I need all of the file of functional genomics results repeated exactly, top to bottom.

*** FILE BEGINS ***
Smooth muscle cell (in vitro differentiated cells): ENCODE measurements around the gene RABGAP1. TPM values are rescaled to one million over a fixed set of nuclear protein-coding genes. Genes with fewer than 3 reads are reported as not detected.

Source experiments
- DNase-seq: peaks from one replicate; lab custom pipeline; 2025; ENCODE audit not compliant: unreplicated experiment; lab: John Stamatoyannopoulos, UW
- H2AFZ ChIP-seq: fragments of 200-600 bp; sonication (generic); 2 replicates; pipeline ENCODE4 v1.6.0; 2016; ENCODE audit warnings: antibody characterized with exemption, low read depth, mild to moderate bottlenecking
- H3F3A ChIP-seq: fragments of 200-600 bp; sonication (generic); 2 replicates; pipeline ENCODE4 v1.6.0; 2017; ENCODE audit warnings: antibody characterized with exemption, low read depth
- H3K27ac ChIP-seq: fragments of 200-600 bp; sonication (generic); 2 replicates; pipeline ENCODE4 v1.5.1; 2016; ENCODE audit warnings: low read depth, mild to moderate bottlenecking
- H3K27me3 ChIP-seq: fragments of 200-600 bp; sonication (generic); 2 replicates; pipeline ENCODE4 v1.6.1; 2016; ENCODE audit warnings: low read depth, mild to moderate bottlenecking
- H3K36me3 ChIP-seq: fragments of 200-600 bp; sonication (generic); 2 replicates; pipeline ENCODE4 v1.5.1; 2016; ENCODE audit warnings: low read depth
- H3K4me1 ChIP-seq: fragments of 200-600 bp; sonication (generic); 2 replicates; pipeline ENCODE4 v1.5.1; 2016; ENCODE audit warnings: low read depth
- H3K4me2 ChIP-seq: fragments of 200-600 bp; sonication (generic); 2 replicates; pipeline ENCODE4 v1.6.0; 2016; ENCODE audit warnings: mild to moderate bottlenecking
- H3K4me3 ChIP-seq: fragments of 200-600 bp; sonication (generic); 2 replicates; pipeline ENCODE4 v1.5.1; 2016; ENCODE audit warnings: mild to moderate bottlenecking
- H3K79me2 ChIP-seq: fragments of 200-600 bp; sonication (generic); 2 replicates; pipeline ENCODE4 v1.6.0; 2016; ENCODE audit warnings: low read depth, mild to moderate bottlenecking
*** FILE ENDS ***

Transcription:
Smooth muscle cell (in vitro differentiated cells): ENCODE measurements around the gene RABGAP1. TPM values are rescaled to one million over a fixed set of nuclear protein-coding genes. Genes with fewer than 3 reads are reported as not detected.

Source experiments
- DNase-seq: peaks from one replicate; lab custom pipeline; 2025; ENCODE audit not compliant: unreplicated experiment; lab: John Stamatoyannopoulos, UW
- H2AFZ ChIP-seq: fragments of 200-600 bp; sonication (generic); 2 replicates; pipeline ENCODE4 v1.6.0; 2016; ENCODE audit warnings: antibody characterized with exemption, low read depth, mild to moderate bottlenecking
- H3F3A ChIP-seq: fragments of 200-600 bp; sonication (generic); 2 replicates; pipeline ENCODE4 v1.6.0; 2017; ENCODE audit warnings: antibody characterized with exemption, low read depth
- H3K27ac ChIP-seq: fragments of 200-600 bp; sonication (generic); 2 replicates; pipeline ENCODE4 v1.5.1; 2016; ENCODE audit warnings: low read depth, mild to moderate bottlenecking
- H3K27me3 ChIP-seq: fragments of 200-600 bp; sonication (generic); 2 replicates; pipeline ENCODE4 v1.6.1; 2016; ENCODE audit warnings: low read depth, mild to moderate bottlenecking
- H3K36me3 ChIP-seq: fragments of 200-600 bp; sonication (generic); 2 replicates; pipeline ENCODE4 v1.5.1; 2016; ENCODE audit warnings: low read depth
- H3K4me1 ChIP-seq: fragments of 200-600 bp; sonication (generic); 2 replicates; pipeline ENCODE4 v1.5.1; 2016; ENCODE audit warnings: low read depth
- H3K4me2 ChIP-seq: fragments of 200-600 bp; sonication (generic); 2 replicates; pipeline ENCODE4 v1.6.0; 2016; ENCODE audit warnings: mild to moderate bottlenecking
- H3K4me3 ChIP-seq: fragments of 200-600 bp; sonication (generic); 2 replicates; pipeline ENCODE4 v1.5.1; 2016; ENCODE audit warnings: mild to moderate bottlenecking
- H3K79me2 ChIP-seq: fragments of 200-600 bp; sonication (generic); 2 replicates; pipeline ENCODE4 v1.6.0; 2016; ENCODE audit warnings: low read depth, mild to moderate bottlenecking